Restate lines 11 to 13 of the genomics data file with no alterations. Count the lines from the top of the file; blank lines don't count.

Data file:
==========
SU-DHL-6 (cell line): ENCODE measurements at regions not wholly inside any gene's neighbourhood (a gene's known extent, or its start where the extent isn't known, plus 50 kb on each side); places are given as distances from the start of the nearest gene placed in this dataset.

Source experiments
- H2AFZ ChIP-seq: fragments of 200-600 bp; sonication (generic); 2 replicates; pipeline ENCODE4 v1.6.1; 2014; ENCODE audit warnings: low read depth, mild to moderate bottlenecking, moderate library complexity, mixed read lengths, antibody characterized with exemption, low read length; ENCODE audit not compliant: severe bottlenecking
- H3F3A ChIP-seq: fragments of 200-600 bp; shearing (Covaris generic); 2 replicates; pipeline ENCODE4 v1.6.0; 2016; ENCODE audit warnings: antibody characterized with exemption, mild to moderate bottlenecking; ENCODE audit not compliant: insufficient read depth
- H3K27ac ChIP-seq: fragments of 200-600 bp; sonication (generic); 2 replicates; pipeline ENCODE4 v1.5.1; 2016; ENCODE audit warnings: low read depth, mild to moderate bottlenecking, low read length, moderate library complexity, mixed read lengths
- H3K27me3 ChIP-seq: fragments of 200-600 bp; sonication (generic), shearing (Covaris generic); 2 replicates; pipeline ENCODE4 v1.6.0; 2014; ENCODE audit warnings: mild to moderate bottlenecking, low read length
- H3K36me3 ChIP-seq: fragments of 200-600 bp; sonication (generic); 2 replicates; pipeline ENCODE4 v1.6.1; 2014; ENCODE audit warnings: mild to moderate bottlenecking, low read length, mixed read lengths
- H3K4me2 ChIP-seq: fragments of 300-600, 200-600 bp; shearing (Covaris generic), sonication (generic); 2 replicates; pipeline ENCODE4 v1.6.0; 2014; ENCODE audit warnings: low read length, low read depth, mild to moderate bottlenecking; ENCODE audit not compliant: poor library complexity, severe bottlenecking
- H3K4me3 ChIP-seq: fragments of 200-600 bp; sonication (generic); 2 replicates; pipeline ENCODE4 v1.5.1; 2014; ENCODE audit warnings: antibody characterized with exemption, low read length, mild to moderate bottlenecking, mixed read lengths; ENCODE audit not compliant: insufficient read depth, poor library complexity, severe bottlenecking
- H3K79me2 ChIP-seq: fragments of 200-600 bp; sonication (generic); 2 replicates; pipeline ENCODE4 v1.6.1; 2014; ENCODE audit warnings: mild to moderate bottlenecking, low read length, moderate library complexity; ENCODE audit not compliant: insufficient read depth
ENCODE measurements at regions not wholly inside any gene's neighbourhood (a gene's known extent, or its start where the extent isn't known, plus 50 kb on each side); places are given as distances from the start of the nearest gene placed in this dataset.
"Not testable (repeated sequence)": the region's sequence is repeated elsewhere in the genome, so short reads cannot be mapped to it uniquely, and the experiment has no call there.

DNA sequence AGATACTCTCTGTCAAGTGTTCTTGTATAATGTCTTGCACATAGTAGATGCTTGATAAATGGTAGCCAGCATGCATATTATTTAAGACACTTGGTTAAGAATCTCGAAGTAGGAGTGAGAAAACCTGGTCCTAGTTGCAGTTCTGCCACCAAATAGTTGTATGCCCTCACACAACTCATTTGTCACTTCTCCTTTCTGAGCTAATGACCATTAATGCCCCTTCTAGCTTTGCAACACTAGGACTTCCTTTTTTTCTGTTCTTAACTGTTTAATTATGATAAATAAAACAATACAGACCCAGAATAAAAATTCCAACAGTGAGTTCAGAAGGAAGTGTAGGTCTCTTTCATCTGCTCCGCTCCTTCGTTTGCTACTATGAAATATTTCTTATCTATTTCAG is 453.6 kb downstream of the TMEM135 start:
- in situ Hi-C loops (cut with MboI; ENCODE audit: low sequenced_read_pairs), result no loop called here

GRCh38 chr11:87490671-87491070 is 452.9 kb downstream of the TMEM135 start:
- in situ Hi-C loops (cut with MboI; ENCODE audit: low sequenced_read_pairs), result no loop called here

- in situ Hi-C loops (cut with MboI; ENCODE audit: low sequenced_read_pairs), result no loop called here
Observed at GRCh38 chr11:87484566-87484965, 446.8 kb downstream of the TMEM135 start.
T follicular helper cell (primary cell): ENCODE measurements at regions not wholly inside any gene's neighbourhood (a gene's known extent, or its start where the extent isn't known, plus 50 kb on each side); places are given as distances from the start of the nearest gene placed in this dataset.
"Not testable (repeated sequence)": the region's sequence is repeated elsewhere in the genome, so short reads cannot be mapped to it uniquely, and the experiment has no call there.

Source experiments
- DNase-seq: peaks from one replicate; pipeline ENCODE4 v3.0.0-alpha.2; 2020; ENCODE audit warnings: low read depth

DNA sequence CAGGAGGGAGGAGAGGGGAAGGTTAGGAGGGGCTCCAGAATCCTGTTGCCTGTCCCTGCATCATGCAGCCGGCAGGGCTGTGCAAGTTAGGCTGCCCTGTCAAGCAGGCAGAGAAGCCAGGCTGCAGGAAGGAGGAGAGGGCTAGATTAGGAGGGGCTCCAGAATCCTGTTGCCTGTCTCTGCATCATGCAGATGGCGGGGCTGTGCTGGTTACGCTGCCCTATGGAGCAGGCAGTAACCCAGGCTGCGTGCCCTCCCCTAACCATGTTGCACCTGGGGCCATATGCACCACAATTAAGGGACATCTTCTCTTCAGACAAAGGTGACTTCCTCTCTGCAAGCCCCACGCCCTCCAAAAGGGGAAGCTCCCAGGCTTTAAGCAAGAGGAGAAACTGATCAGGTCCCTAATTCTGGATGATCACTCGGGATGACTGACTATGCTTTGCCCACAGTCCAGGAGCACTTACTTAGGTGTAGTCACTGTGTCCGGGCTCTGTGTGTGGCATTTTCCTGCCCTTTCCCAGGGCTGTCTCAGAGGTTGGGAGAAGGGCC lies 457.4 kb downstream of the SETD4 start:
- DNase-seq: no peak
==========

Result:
ENCODE measurements at regions not wholly inside any gene's neighbourhood (a gene's known extent, or its start where the extent isn't known, plus 50 kb on each side); places are given as distances from the start of the nearest gene placed in this dataset.
"Not testable (repeated sequence)": the region's sequence is repeated elsewhere in the genome, so short reads cannot be mapped to it uniquely, and the experiment has no call there.

DNA sequence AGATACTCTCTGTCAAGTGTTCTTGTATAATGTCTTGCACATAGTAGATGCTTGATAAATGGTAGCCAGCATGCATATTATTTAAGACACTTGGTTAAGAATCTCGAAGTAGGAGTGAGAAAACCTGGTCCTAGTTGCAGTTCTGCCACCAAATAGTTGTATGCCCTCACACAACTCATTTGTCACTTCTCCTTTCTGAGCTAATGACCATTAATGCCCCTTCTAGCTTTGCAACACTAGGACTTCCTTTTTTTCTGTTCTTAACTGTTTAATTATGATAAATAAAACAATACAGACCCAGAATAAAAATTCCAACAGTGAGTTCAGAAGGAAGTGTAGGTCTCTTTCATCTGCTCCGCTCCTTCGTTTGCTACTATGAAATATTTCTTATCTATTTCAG is 453.6 kb downstream of the TMEM135 start: